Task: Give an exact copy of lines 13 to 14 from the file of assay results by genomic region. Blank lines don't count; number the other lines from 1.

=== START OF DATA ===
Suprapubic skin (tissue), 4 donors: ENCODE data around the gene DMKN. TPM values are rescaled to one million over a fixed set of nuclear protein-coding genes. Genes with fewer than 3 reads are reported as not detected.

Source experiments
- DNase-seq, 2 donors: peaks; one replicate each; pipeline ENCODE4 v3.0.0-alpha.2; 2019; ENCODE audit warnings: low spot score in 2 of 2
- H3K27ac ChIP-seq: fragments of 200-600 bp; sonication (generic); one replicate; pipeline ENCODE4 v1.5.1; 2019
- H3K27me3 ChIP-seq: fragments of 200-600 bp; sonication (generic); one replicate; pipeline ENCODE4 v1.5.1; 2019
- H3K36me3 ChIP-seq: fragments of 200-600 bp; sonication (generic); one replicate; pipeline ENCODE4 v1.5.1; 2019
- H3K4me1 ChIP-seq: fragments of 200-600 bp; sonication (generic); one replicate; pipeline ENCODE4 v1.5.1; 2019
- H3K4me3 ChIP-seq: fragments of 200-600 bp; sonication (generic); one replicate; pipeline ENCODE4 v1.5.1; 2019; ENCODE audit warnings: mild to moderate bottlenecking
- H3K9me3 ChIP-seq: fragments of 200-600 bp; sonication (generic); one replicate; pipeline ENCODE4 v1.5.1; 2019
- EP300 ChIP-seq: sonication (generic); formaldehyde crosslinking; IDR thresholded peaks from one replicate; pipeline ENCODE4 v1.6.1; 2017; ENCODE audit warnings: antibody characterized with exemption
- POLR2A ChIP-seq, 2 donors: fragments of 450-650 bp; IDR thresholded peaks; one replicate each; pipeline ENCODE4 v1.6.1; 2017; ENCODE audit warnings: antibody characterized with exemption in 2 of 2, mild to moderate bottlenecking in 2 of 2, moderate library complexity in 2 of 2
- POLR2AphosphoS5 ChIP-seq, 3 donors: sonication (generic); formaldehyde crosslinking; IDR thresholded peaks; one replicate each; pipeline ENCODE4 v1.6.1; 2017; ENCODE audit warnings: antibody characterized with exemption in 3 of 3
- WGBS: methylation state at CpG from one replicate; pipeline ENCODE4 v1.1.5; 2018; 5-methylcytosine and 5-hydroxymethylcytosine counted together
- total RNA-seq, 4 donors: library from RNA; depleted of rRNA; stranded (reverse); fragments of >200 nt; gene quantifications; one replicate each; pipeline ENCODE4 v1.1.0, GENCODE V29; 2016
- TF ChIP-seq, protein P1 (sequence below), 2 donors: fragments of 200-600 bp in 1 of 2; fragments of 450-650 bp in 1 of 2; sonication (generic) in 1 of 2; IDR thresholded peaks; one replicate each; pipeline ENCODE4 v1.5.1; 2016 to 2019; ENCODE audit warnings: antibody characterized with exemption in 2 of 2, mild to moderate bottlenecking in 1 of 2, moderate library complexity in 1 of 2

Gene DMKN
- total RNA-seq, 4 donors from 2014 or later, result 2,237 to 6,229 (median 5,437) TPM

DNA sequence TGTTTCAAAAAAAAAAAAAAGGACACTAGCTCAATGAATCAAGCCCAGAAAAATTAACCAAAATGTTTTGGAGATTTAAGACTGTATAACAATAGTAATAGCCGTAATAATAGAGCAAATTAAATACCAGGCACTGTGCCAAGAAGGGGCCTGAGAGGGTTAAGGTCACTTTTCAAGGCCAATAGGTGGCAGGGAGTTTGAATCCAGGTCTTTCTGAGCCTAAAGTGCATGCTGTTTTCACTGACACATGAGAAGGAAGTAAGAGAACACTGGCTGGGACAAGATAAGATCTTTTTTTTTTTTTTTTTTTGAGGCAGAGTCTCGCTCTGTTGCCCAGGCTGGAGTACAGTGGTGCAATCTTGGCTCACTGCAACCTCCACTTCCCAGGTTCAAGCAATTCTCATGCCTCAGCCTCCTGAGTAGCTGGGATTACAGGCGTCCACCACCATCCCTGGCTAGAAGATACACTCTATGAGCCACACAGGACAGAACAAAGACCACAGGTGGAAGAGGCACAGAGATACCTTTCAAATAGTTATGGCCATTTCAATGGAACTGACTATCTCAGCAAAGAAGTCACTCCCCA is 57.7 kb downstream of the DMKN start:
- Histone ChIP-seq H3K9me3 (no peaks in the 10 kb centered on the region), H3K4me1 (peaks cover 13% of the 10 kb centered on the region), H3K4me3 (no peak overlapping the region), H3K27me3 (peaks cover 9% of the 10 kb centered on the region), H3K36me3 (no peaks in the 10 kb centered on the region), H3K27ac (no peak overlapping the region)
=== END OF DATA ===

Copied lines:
- WGBS: methylation state at CpG from one replicate; pipeline ENCODE4 v1.1.5; 2018; 5-methylcytosine and 5-hydroxymethylcytosine counted together
- total RNA-seq, 4 donors: library from RNA; depleted of rRNA; stranded (reverse); fragments of >200 nt; gene quantifications; one replicate each; pipeline ENCODE4 v1.1.0, GENCODE V29; 2016